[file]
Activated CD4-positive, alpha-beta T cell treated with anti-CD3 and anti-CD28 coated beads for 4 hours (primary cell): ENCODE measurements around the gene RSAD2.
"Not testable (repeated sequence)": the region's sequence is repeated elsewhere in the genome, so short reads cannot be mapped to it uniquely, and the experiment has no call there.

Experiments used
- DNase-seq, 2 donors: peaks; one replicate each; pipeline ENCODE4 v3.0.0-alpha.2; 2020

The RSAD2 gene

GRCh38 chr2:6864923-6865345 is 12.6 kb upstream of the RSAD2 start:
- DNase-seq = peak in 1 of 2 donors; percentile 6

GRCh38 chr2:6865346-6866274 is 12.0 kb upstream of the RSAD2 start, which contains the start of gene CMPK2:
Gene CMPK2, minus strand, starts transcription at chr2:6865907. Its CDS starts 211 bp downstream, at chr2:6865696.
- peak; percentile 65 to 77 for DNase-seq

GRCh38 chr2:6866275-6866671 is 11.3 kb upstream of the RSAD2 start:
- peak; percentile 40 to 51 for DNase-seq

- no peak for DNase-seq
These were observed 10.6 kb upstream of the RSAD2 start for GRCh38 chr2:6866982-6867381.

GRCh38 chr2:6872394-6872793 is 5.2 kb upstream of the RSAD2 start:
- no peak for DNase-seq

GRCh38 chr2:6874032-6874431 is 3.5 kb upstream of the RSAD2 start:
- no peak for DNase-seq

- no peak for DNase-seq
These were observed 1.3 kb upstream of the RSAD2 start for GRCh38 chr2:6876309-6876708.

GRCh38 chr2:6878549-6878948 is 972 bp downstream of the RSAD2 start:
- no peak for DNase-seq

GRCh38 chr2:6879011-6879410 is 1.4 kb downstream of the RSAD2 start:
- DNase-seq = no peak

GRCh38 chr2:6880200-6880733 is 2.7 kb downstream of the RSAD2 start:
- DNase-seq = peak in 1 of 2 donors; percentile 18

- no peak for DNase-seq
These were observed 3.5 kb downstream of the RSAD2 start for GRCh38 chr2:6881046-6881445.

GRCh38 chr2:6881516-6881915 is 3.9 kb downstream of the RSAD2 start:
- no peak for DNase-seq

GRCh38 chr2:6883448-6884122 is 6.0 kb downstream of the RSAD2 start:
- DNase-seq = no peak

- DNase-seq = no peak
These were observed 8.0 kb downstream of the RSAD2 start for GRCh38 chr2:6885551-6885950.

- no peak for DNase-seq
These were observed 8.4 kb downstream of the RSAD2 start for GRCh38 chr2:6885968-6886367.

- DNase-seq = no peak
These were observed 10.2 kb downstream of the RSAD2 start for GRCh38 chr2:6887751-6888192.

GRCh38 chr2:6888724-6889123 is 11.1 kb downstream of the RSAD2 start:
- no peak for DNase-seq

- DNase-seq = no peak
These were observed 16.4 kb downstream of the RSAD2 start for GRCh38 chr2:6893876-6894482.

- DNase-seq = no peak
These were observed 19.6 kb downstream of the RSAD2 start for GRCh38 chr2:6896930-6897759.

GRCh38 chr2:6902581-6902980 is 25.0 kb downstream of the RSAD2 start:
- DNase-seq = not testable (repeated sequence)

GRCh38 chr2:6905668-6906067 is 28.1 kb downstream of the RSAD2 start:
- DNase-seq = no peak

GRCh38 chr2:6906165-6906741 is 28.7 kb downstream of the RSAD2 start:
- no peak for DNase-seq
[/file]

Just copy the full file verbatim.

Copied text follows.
Activated CD4-positive, alpha-beta T cell treated with anti-CD3 and anti-CD28 coated beads for 4 hours (primary cell): ENCODE measurements around the gene RSAD2.
"Not testable (repeated sequence)": the region's sequence is repeated elsewhere in the genome, so short reads cannot be mapped to it uniquely, and the experiment has no call there.

Experiments used
- DNase-seq, 2 donors: peaks; one replicate each; pipeline ENCODE4 v3.0.0-alpha.2; 2020

The RSAD2 gene

GRCh38 chr2:6864923-6865345 is 12.6 kb upstream of the RSAD2 start:
- DNase-seq = peak in 1 of 2 donors; percentile 6

GRCh38 chr2:6865346-6866274 is 12.0 kb upstream of the RSAD2 start, which contains the start of gene CMPK2:
Gene CMPK2, minus strand, starts transcription at chr2:6865907. Its CDS starts 211 bp downstream, at chr2:6865696.
- peak; percentile 65 to 77 for DNase-seq

GRCh38 chr2:6866275-6866671 is 11.3 kb upstream of the RSAD2 start:
- peak; percentile 40 to 51 for DNase-seq

- no peak for DNase-seq
These were observed 10.6 kb upstream of the RSAD2 start for GRCh38 chr2:6866982-6867381.

GRCh38 chr2:6872394-6872793 is 5.2 kb upstream of the RSAD2 start:
- no peak for DNase-seq

GRCh38 chr2:6874032-6874431 is 3.5 kb upstream of the RSAD2 start:
- no peak for DNase-seq

- no peak for DNase-seq
These were observed 1.3 kb upstream of the RSAD2 start for GRCh38 chr2:6876309-6876708.

GRCh38 chr2:6878549-6878948 is 972 bp downstream of the RSAD2 start:
- no peak for DNase-seq

GRCh38 chr2:6879011-6879410 is 1.4 kb downstream of the RSAD2 start:
- DNase-seq = no peak

GRCh38 chr2:6880200-6880733 is 2.7 kb downstream of the RSAD2 start:
- DNase-seq = peak in 1 of 2 donors; percentile 18

- no peak for DNase-seq
These were observed 3.5 kb downstream of the RSAD2 start for GRCh38 chr2:6881046-6881445.

GRCh38 chr2:6881516-6881915 is 3.9 kb downstream of the RSAD2 start:
- no peak for DNase-seq

GRCh38 chr2:6883448-6884122 is 6.0 kb downstream of the RSAD2 start:
- DNase-seq = no peak

- DNase-seq = no peak
These were observed 8.0 kb downstream of the RSAD2 start for GRCh38 chr2:6885551-6885950.

- no peak for DNase-seq
These were observed 8.4 kb downstream of the RSAD2 start for GRCh38 chr2:6885968-6886367.

- DNase-seq = no peak
These were observed 10.2 kb downstream of the RSAD2 start for GRCh38 chr2:6887751-6888192.

GRCh38 chr2:6888724-6889123 is 11.1 kb downstream of the RSAD2 start:
- no peak for DNase-seq

- DNase-seq = no peak
These were observed 16.4 kb downstream of the RSAD2 start for GRCh38 chr2:6893876-6894482.

- DNase-seq = no peak
These were observed 19.6 kb downstream of the RSAD2 start for GRCh38 chr2:6896930-6897759.

GRCh38 chr2:6902581-6902980 is 25.0 kb downstream of the RSAD2 start:
- DNase-seq = not testable (repeated sequence)

GRCh38 chr2:6905668-6906067 is 28.1 kb downstream of the RSAD2 start:
- DNase-seq = no peak

GRCh38 chr2:6906165-6906741 is 28.7 kb downstream of the RSAD2 start:
- no peak for DNase-seq